by Eric Ripert
Born in Antibes in 1965, Eric Ripert learned to cook at his mother's side. At the age of 29, he became chef at Le Bernardin-the landmark four-star restaurant in New York City. This year, Ripert was named the 2003 Chef of the Year by the James Beard Foundation. Unfortunately, his fame has had a great price: As his reputation has grown and the restaurant flourishes, Ripert's life has become somewhat of a paradox. The more acclaimed in his profession, the further removed he is from the act of cooking.
A Return to Cooking is Ripert's journey back to his culinary roots. He was joined in his adventure by Colombian artist and friend Valentino Cortazar, photographers Tammar and Shimon Rothstein and writer Michael Ruhlman. Over the course of a year, Ripert left Le Bernardin for a short stretch each season: Long Island, Puerto Rico, Napa Valley and Vermont were his carefully chosen destinations.
Using local seasonal ingredients, Ripert became inspired by the countryside settings and the home kitchens where the group gathered. Each locale "dictated" its own dishes: Goat Cheese and Ricotta Terrine (page 69) because it is perfect for a day at the beach on Long Island; Banana Mille-Feuille with Gingered Chocolate Sauce (page 136) is just right in Puerto Rico because, as Ripert puts it, "Bananas are so plentiful and delicious, it would be a crime not to feature them in a dessert."
In Napa, Ripert was transported back to his youth, dazzled by the freshest, most beautiful ingredients he had seen since he left Europe. The results are dishes such as Lobster Salad with Mango and Foie Gras (page 174) and Portobello and Eggplant Tart (page 171). In Vermont, one house had a vast, open fireplace that simply begged to be used for cooking fare such as White and Black Bean Ragout with a Variety of Sausages (page 258) and Fire-Roasted Pheasant à la Ficelle with Truffled Lentils (page 268).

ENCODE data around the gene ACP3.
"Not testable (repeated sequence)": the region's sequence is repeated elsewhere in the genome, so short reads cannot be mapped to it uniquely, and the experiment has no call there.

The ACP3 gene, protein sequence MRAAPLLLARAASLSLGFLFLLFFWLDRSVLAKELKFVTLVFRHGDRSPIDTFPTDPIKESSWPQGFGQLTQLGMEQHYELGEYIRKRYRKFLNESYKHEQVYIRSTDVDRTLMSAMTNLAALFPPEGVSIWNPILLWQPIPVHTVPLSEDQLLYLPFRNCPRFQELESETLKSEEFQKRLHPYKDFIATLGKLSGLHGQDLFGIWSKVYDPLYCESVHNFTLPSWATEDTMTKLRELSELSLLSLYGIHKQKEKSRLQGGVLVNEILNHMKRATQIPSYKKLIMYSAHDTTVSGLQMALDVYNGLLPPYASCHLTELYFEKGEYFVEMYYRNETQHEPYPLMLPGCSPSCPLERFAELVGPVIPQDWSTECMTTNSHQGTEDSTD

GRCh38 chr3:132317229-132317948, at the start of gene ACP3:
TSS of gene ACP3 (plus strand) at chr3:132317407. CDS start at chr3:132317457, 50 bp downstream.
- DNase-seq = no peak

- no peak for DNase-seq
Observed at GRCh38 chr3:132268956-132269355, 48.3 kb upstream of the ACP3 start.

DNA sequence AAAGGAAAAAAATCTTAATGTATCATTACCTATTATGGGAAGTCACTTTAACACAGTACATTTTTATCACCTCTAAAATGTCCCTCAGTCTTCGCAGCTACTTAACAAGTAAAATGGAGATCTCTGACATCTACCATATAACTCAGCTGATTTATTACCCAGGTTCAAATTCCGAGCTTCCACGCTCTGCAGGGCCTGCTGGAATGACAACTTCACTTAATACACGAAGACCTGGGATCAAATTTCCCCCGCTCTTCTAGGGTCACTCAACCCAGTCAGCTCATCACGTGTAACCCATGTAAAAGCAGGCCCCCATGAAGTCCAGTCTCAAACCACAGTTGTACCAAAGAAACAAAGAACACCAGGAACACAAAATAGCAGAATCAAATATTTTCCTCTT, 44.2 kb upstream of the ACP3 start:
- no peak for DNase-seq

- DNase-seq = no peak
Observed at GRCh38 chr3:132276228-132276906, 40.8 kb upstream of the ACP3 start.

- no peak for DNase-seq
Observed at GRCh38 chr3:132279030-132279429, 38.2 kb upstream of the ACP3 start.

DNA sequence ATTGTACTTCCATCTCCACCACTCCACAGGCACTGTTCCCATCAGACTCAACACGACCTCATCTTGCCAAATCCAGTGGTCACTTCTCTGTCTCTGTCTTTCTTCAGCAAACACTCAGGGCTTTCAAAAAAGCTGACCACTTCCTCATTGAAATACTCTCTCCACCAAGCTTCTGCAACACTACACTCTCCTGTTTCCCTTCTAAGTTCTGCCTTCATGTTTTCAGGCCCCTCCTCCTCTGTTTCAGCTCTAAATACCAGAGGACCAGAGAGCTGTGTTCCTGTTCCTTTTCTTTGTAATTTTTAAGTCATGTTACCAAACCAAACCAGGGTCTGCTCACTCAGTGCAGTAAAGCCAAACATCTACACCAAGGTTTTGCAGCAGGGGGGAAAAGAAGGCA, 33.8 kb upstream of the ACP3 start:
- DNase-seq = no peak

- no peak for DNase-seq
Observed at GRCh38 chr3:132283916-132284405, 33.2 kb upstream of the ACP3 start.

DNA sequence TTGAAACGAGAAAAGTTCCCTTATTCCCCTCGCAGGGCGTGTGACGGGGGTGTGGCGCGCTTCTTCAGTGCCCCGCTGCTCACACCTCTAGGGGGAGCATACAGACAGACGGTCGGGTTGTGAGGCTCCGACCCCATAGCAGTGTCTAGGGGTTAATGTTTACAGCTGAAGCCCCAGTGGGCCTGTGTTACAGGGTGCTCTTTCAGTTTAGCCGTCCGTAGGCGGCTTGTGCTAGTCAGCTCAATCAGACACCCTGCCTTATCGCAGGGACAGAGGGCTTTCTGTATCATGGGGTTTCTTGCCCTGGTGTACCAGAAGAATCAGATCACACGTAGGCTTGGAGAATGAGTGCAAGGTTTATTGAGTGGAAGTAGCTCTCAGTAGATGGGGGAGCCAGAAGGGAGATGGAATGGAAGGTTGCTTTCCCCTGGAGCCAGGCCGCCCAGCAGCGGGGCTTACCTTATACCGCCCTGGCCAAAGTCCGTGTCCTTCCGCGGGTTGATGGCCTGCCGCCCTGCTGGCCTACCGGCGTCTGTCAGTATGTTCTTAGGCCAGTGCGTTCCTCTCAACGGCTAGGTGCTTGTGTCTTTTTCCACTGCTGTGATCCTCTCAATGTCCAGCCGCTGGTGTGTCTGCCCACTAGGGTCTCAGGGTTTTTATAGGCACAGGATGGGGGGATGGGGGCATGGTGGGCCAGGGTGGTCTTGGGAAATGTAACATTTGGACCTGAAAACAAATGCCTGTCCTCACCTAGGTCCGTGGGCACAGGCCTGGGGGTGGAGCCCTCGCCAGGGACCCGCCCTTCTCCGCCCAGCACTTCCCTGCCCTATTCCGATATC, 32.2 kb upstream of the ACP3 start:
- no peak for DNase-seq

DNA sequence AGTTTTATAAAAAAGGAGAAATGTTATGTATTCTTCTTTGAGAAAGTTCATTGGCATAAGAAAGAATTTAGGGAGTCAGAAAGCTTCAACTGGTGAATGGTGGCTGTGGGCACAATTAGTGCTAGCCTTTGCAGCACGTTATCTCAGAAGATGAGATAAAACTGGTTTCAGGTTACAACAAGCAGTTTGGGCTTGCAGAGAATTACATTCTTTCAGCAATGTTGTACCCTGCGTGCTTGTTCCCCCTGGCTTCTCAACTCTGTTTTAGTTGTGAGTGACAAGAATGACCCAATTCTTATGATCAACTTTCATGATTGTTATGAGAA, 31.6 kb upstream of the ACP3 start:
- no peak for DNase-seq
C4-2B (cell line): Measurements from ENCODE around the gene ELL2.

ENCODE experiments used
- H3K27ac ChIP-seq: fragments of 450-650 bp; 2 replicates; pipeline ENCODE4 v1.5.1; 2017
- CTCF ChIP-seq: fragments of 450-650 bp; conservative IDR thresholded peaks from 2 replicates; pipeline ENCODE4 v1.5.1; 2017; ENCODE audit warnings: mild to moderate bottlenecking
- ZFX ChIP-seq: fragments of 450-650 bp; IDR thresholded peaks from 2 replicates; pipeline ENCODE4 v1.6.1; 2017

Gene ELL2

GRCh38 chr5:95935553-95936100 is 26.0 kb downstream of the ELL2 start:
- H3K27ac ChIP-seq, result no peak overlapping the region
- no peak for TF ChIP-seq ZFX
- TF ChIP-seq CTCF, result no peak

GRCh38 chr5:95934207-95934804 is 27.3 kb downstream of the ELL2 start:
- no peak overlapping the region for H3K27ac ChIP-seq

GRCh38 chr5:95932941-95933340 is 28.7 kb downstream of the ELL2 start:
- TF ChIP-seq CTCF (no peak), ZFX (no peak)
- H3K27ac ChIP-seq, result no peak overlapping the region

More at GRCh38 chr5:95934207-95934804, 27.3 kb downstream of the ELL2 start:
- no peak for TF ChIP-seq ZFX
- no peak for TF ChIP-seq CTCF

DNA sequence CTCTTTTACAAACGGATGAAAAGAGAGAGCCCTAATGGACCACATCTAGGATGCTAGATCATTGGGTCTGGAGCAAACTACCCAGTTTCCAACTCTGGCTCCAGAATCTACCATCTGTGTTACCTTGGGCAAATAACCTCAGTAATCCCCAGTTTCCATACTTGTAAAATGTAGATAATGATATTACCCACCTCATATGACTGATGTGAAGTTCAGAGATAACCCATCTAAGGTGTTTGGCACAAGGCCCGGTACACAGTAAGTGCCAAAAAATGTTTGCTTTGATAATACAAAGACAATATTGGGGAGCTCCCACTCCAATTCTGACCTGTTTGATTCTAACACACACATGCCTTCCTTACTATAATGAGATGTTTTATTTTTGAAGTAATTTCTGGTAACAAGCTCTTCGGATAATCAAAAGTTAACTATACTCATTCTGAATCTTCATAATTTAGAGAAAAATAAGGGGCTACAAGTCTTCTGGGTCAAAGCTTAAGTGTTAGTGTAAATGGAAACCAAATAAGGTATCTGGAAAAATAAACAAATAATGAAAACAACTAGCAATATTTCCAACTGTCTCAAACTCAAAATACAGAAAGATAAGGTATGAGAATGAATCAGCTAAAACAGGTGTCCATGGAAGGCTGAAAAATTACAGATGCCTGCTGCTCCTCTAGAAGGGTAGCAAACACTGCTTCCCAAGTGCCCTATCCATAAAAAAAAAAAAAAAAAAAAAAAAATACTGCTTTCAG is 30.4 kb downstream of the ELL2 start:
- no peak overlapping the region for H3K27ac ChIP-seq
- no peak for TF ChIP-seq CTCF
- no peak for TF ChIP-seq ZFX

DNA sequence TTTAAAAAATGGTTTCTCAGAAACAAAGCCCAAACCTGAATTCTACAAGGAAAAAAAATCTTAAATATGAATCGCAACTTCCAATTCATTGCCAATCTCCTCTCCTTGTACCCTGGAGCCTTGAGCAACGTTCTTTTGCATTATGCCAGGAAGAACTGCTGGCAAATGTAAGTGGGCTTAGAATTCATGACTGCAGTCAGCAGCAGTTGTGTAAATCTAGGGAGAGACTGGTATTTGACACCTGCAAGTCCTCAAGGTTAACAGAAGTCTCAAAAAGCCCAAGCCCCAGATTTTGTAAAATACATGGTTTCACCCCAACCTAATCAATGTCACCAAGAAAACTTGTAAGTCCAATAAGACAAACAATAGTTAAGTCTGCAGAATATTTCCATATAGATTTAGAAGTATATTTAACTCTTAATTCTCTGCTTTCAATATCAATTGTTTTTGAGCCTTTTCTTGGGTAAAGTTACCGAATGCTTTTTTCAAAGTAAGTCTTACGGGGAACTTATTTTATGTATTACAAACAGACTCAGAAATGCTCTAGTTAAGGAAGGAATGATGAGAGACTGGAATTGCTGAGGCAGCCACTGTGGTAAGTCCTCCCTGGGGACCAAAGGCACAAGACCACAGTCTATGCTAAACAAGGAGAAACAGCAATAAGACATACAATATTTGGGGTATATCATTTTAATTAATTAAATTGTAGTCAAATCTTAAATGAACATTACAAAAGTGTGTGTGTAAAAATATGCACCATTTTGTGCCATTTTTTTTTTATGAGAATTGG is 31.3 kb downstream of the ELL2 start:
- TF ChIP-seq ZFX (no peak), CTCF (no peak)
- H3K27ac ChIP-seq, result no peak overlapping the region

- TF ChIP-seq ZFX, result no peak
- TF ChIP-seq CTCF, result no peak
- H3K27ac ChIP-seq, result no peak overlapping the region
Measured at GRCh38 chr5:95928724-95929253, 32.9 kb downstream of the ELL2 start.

A Return to Cooking's recipes are interspersed with narratives offering insights and suggestions prompted by the moment: Ripert reflects on the difference between soups and sauces; how to recognize the freshest fish; on a chef's process; on the power of the vinaigrette; how to poach or roast to perfection, and much more.
Gorgeous still-life photographs and photoreportage shots by the Rothsteins in combination with luscious paintings by Cortazar result in a cookbook that declares on every page that food is improvisation, that food is art.
About the Authors
Born in Antibes, Eric Ripert was mentored by Joël Robuchon at Jamin in Paris, Jean-Louis Palladin in Washington, D.C. And Gilbert Le Coze in New York. He is now the executive chef and part owner of Le Bernardin, awarded four stars by The New York Times and rated best restaurant in New York by Zagat Survey. In 1997 GQ magazine named Le Bernardin the best restaurant in America. Ripert also holds a number of James Beard awards and is the coauthor of one previous book, Le Bernardin Cookbook.
Michael Ruhlman is the author of the International Association of Culinary Professionals award-winning best-seller The Soul of the Chef as well as The Making of a Chef. In 1999 he received the James Beard award for magazine writing for "An Alphabet Test of Nerves."
A Return to Cooking
by Eric Ripert & Michael Ruhlman
352 pages, more than 125 recipes
Nearly 400 color photographs and illustrations
Information provided by the publisher.
This page created April 2004
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